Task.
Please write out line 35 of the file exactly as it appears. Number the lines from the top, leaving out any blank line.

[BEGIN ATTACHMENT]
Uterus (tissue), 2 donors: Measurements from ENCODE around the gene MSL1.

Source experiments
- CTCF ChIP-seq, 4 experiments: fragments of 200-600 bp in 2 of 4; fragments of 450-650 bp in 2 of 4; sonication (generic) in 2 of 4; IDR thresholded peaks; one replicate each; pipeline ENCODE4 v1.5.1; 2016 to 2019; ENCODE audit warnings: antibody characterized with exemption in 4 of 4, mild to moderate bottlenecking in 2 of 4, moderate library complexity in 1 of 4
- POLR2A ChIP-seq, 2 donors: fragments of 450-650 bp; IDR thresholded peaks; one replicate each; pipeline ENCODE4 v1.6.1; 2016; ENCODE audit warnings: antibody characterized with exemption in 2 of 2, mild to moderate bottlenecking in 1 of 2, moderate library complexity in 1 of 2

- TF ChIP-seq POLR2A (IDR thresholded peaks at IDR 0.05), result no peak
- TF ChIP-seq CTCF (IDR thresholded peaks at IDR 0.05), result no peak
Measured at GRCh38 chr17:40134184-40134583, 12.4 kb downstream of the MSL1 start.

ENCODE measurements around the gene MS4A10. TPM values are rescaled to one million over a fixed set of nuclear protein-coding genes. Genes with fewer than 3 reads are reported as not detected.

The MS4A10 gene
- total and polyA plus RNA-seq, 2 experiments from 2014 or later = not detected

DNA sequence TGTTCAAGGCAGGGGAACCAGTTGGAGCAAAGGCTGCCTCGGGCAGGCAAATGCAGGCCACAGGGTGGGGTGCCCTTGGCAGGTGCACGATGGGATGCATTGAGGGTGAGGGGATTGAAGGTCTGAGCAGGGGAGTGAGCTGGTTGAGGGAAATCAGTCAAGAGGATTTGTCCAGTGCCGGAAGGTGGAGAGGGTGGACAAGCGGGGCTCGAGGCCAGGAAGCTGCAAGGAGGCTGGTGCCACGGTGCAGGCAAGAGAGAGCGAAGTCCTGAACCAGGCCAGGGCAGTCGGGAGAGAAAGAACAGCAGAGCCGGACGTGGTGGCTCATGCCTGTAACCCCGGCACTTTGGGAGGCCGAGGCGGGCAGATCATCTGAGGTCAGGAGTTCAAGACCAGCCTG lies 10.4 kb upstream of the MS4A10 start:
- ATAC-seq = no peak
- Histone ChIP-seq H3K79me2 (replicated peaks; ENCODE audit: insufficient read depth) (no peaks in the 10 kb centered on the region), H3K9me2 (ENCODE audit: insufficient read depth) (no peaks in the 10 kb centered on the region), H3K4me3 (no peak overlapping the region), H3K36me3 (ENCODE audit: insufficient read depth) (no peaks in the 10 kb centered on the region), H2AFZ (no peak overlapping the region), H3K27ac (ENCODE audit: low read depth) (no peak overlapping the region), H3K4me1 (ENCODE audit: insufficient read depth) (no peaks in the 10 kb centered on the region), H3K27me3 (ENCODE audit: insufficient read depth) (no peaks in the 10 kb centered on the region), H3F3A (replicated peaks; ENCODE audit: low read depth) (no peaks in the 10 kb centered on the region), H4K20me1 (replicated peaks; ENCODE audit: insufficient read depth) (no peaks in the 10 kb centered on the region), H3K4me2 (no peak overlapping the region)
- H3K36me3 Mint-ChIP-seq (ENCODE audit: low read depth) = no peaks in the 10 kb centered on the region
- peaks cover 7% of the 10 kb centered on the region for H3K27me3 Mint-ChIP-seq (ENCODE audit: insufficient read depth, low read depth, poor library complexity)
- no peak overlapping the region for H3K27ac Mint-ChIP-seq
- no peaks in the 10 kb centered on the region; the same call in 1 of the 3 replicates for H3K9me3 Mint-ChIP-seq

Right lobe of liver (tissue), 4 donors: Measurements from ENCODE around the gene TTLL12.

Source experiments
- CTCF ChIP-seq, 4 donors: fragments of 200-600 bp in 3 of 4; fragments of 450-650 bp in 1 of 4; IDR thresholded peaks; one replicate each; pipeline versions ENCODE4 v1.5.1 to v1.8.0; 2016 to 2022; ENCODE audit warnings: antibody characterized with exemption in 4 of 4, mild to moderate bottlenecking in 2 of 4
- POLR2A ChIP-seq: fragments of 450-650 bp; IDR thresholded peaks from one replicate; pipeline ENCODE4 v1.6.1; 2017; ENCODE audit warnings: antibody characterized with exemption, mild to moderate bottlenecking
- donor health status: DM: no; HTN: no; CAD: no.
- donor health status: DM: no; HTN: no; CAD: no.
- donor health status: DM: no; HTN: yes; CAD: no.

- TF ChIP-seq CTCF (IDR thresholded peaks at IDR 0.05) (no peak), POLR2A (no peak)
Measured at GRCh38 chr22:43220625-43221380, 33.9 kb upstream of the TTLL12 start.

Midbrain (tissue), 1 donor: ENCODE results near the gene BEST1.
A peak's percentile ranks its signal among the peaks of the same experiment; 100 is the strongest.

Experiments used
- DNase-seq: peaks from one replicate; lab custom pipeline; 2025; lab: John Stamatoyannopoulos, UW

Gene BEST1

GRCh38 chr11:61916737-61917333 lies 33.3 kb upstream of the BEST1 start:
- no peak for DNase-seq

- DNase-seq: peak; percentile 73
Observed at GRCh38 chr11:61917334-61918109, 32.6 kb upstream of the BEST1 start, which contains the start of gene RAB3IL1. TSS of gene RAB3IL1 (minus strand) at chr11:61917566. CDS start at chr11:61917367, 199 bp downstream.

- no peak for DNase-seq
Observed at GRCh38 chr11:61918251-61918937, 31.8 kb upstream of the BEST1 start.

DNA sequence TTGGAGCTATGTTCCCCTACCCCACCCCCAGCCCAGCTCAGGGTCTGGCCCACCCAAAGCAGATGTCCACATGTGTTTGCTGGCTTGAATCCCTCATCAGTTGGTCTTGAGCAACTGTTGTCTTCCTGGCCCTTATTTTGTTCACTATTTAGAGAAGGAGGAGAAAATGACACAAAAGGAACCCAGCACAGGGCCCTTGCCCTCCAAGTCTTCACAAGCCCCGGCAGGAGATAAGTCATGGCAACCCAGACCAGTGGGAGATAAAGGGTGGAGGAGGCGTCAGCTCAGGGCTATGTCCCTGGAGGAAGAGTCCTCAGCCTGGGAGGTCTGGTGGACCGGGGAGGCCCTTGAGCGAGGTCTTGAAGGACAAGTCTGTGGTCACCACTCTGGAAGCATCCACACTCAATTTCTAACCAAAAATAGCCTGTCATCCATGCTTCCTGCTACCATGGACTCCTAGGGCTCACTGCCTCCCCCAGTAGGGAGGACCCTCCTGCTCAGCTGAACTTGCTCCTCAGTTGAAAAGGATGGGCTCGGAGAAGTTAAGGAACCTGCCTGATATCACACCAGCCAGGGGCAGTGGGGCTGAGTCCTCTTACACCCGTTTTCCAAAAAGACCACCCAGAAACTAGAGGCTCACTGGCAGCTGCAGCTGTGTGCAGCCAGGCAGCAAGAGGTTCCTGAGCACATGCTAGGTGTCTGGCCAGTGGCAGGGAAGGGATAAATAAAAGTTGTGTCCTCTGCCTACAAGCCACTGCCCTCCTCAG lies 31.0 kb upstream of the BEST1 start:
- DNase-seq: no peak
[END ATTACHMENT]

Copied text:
Observed at GRCh38 chr11:61917334-61918109, 32.6 kb upstream of the BEST1 start, which contains the start of gene RAB3IL1. TSS of gene RAB3IL1 (minus strand) at chr11:61917566. CDS start at chr11:61917367, 199 bp downstream.